DEADLINE (USA, 2004, 93 min.). Despite revisiting familiar arguments against the death penalty, this documentary wraps them in a novel storyline: Gov. George Ryan's struggle over commuting the sentence of every prisoner on Illinois death row. Republican Ryan, a long-time death-penalty backer, called a moratorium on capital punishment in 2002, citing evidence that it was unfairly applied to the poor, the outcast and racial minorities. Following the process from clemency hearings to Ryan's momentous decision, Deadline feels baggy at times: In addressing every possible aspect of the issue, from 1970s U.S. Supreme Court rulings to the sentiments of prison guards, it sometimes loses focus on the compelling central narrative. But filmmakers Katie Chevigny and Dallas Brennan more than compensate by highlighting some little-discussed issues, including the role of prosecutorial wrongdoing. And there's no denying the poignancy of seeing the parents of a convicted killer and the parents of his victim tearfully face each other at a clemency hearing. The screening will be followed by a Q&A with Dr. Marcus Rediker, University of Pittsburgh history professor and member of the Pittsburgh Abolitionists Against the Death Penalty.
8 p.m. Tue., March 30. Melwood
NOAM CHOMSKY: REBEL WITHOUT A PAUSE (Canada, 2003, 73 min.). Considering Noam Chomsky has made a career of challenging orthodoxy, Will Pascoe's documentary is an ironic tribute. Filmed during Chomsky's lecture tour in Canada last year, the movie treads ground familiar to fans: Chomsky discusses the "war on terror," mass-media control and the prospects for post-9/11 activism. But while there are some good moments (as when Chomsky recounts being censored by National Public Radio or discusses privatizing Social Security) the film mostly comes off as propaganda, a sort of "Manufacturing Dissent" in which contrasting views never appear. All we get is an hour-long revue of lectures and talking heads. Fawning academics laud Chomsky's legacy, and the students at his knee never challenge assertions like "[T]he only people who are afraid of Saddam Hussein are people from the United States." (Really? What about people in Iraq?) A more spirited debate would have made for a less boring film, and a more useful one when viewers discuss issues outside the cozy theater.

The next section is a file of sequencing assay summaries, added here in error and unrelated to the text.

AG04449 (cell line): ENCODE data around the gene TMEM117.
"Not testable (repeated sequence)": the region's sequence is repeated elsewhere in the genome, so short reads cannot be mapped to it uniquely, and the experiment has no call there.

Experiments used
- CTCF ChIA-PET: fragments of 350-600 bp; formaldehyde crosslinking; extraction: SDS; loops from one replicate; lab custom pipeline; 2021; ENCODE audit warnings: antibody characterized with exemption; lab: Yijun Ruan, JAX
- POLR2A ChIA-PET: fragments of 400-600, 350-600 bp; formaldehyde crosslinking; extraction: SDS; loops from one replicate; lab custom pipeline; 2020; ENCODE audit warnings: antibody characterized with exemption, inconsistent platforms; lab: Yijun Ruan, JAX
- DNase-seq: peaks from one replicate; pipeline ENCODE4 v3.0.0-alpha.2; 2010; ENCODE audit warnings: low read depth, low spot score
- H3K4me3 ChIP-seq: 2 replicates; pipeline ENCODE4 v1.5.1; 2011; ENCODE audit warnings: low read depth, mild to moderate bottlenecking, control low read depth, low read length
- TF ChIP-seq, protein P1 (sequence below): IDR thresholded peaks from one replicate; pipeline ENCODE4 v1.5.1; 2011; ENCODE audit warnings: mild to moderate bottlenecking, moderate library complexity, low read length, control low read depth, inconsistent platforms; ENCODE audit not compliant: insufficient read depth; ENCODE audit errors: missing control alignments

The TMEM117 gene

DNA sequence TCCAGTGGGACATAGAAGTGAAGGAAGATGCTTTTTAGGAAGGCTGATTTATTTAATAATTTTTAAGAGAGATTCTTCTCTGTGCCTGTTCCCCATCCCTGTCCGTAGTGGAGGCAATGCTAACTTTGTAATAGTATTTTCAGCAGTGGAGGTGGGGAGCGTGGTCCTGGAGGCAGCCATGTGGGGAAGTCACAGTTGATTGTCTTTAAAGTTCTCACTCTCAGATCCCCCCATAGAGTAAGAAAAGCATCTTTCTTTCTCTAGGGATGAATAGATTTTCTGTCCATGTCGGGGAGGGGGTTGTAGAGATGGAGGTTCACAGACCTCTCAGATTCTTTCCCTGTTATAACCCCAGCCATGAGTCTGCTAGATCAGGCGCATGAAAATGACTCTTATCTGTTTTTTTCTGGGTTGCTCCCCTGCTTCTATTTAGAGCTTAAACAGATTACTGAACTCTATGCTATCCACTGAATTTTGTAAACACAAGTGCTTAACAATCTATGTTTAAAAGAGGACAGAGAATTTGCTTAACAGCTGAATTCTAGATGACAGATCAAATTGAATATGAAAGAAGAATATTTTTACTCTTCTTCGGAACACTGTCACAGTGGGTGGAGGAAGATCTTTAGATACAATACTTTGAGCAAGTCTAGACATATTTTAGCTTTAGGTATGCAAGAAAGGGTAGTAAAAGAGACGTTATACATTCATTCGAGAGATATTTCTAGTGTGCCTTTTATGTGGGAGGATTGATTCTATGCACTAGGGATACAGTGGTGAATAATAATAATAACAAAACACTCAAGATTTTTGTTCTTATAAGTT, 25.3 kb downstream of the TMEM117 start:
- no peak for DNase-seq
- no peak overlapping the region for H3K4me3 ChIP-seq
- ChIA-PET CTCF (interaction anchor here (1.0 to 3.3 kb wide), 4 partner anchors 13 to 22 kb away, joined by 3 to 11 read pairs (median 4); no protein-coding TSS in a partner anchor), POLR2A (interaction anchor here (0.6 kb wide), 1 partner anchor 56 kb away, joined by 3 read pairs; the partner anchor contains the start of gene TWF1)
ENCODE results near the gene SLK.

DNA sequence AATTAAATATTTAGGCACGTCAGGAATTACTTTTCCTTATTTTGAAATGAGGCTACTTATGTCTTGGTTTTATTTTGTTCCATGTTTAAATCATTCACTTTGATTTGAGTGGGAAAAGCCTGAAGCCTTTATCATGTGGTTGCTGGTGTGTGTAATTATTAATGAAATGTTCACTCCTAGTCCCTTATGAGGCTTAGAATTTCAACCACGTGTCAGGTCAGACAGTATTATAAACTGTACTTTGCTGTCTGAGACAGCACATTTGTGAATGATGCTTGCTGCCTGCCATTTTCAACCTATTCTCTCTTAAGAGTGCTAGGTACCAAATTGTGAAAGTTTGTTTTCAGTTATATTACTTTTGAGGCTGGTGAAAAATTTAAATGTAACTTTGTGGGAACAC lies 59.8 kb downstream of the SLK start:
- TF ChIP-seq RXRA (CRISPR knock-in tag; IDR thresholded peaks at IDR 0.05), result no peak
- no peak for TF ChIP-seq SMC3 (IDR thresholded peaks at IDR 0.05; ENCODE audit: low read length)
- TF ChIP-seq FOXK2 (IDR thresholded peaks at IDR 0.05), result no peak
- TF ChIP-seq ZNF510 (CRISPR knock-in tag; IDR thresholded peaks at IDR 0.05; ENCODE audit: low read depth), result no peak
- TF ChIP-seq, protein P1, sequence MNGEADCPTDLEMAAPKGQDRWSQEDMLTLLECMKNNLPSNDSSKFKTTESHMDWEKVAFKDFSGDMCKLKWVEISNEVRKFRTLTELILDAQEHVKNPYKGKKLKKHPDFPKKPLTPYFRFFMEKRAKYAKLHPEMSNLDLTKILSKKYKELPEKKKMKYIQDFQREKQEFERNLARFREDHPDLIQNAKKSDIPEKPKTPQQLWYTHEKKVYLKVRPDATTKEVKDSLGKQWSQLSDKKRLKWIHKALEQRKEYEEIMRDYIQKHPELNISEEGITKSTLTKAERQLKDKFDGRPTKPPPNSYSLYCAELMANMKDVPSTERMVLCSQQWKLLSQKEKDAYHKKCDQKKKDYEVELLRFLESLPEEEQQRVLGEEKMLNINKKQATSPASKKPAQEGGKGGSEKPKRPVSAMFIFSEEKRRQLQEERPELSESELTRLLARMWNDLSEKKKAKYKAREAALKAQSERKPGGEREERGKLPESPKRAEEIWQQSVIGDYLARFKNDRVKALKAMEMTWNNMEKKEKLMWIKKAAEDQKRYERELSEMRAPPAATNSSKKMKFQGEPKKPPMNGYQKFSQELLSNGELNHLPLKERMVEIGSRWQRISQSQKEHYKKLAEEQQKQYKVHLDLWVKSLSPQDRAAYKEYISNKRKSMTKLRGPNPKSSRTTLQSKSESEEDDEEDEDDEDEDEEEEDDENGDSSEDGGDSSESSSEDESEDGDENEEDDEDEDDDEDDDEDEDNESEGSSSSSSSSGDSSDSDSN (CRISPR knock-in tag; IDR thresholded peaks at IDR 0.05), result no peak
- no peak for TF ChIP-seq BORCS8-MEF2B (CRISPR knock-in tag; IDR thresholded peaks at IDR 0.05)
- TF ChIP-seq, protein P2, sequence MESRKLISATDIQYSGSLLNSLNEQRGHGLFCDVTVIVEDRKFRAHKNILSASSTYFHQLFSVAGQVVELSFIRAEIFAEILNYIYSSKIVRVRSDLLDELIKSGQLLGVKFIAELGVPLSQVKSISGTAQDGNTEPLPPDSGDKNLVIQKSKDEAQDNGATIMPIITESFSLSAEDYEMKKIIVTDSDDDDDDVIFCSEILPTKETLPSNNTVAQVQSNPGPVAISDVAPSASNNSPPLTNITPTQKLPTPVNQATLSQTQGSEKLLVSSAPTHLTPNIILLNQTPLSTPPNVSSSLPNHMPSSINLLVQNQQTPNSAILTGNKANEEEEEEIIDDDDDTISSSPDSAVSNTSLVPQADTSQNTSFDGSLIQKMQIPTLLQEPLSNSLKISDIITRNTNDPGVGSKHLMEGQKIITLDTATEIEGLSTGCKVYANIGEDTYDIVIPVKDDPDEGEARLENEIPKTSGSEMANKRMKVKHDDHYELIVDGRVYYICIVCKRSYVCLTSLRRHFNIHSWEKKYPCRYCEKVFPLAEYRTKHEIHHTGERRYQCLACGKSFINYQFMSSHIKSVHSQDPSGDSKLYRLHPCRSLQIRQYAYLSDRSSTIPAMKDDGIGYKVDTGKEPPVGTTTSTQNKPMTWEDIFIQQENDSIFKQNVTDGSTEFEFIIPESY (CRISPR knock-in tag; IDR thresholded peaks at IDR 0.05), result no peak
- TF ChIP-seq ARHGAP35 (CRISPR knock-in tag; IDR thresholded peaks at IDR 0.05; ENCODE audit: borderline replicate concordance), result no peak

DISSIDENT: OSWALDO PAYÃÂ AND THE VARELA PROJECT (USA, 2003, 20 min.). Havana-based Oswaldo Payá risked censure and worse to collect more than 10,000 signatures of fellow Cubans, calling for an open democratic society. Not surprisingly, in 2002, Castro's government rejected the petition. Filmmaker Heidi Ewing interviews Payá and other signatories, prior to the government's crackdown on dissidents in 2003. In English and Spanish with subtitles.
8 p.m. Wed., March 31. Melwood
TIMOR LORO-SAE (Portugal, 2003, 11 min.). Vitor Lopes's animated short pays homage to the people of East Timor, who after centuries of colonialism and occupation are now free.
THE BIG DURIAN (Malaysia, 2003, 75 min.). Filmmaker Amir Muhammad finds the events of October 1987 curious. Not just the incident when a soldier burst into a Kuala Lumpur hotel blasting an M-16, but the subsequent media and governmental manipulation of the event, and its effects on the various people of the city. Muhammad interviews an odd cross-section of KL -- from a giggly Muslim teen-ager to a Chinese bullshit artist, poets to professors -- asking them to riff not only on the 1987 shooting, but on the country's uneasy factions of Malays, Chinese and Indians, and the social and political tensions this racial mix engenders. Muhammad's film is somewhat scattershot, careening from intentionally silly to maddeningly obtuse. But its broad snapshot of this densely populated, vibrant urban area -- and potential tinderbox -- has its fascinations. In various languages with subtitles.
8 p.m. Thu., April 1. Melwood
HEIR TO AN EXECUTION (USA, 2003, 100 min.). Ivy Meeropol's grandparents, Julius and Ethel Rosenberg, were executed in 1953 after being accused of passing atomic secrets to the Soviets. Using archival news footage, home movies and interviews with family members and associates of the Rosenbergs, director Meeropol, through a personal journey, attempts to come to terms with the life and death of her famous forbearers.